Army Medicine also has a vigorous no-notice inspection program where the same quality and safety metrics that the Joint Commission uses are used. For 100% of our facilities that have inpatient surgery, Army Medicine uses the National Surgical and Quality Improvement Program (NSQIP). Less than 20% of civilian facilities participate in NSQIP because it is voluntary; 100% of Army Medicine inpatient surgery facilities participate. NSQIP evaluates highly complex surgical cases; pancreatic cancer surgery, for example. Army Medicine ranks very well against NSQIP benchmarks and against others who volunteer to participate.
M: And internal?
LNW: Army Medicine established a program similar to the Army Safety Center. When an aviation accident occurs, the Aviation Safety Center deploys a team according to the accident level and leverages a process to determine root cause and inform the field. Army Medicine mirrors the Aviation Safety Center methodology by establishing a standard process of investigating patient safety incidents in military treatment facilities and evaluating the results.
Leading Army Medicine’s internal control measures on quality and patient safety is the Deputy Chief of Staff for Quality and Safety; a MEDCOM level leader that is on parity with all other Deputy Chiefs of Staff. The MEDCOM Inspector General also serves as a part of the quality and patient safety team by ensuring people feel comfortable reporting incidents to include the near misses. It is a constant environment of safety and quality.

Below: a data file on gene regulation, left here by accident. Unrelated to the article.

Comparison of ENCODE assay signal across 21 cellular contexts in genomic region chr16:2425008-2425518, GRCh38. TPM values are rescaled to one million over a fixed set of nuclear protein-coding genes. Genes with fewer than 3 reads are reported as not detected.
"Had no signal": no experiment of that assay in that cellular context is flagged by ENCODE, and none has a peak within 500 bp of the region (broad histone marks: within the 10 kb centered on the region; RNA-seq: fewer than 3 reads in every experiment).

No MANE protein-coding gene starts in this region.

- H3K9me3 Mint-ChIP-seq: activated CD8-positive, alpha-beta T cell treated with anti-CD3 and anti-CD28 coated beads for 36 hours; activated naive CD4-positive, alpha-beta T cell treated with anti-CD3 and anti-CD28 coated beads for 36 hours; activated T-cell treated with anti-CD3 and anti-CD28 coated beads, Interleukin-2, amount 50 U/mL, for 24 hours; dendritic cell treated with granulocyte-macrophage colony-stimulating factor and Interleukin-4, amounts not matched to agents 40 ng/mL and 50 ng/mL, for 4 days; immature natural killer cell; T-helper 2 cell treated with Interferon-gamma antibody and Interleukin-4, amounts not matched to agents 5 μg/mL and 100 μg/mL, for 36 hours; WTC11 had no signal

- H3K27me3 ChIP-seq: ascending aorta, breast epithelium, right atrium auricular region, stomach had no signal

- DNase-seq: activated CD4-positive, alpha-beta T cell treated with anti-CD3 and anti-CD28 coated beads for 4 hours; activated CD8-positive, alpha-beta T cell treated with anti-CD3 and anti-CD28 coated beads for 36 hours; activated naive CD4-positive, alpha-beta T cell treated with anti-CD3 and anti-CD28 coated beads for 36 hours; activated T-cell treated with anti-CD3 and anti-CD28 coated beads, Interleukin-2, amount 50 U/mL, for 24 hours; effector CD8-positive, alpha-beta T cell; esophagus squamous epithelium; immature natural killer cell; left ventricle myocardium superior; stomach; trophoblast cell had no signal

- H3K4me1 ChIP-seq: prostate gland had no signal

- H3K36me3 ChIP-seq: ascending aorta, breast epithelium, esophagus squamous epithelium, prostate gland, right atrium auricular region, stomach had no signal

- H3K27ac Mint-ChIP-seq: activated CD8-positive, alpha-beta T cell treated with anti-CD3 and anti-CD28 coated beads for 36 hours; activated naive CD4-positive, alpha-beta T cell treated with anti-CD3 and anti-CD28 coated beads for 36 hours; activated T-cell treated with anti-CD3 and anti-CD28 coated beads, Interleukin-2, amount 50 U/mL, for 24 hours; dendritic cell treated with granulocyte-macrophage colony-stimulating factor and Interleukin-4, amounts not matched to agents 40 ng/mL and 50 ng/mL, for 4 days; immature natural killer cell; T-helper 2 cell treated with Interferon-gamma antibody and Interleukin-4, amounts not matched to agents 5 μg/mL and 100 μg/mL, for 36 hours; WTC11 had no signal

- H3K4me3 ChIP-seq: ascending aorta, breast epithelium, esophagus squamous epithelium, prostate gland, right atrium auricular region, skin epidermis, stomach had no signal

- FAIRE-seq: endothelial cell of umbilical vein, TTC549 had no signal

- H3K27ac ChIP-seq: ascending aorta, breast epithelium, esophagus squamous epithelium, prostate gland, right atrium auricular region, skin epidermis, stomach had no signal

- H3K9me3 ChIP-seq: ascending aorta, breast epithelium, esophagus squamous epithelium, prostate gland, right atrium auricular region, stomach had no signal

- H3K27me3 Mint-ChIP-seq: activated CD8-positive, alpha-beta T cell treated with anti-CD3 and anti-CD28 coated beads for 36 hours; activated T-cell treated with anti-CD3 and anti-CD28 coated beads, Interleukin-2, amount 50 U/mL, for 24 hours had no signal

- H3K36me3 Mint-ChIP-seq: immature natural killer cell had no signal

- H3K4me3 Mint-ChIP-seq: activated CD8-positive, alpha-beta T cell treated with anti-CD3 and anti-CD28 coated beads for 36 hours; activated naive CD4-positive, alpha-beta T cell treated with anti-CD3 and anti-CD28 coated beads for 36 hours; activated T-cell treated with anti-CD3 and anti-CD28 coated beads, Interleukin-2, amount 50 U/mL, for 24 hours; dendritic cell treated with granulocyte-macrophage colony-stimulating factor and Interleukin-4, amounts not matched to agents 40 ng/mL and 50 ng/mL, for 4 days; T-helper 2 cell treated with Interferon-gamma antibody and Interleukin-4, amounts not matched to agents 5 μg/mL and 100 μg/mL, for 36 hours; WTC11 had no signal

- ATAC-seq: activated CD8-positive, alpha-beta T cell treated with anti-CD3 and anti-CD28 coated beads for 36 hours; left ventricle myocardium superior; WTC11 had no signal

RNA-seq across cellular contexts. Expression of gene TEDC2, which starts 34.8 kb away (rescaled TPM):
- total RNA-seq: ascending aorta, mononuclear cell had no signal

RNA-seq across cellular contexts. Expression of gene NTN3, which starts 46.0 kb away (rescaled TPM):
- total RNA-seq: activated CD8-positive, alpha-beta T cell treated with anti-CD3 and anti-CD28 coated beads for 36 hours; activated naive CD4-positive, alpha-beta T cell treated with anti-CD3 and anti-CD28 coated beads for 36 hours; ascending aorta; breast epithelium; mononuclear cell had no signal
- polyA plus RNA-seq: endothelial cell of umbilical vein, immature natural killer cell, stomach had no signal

M: Why should a current or prospective medical professional want a career in Army Medicine?
LNW: When our professionals actually get to experience what Army Medicine is about, they are drawn in. There is nothing else that compares to saving lives on the battlefield and caring for Families of our Soldiers. Army Medicine clinicians take care of patients similar to their civilian counterparts, but do much more with the variety of skills and experiences taught and learned in hospitals and operational units. Our health professionals are afforded the opportunity to lead, conduct research, experience high level educational opportunities and undergo tough and realistic training.
M: Thank you for taking time to speak with Halldale and MTM today. Is there anything else before we close out, please?
LNW: You are quite welcome. I am approaching the end of my career in uniform – I have been fortunate to serve our Army as The Surgeon General. I cannot be more honored and proud to work with the phenomenal team members at Army Medicine. I am sincere when I say I have never seen a group of people that are so dedicated to what they do, that really understand the importance of what they do. The American public should know what a gem they have in military medicine.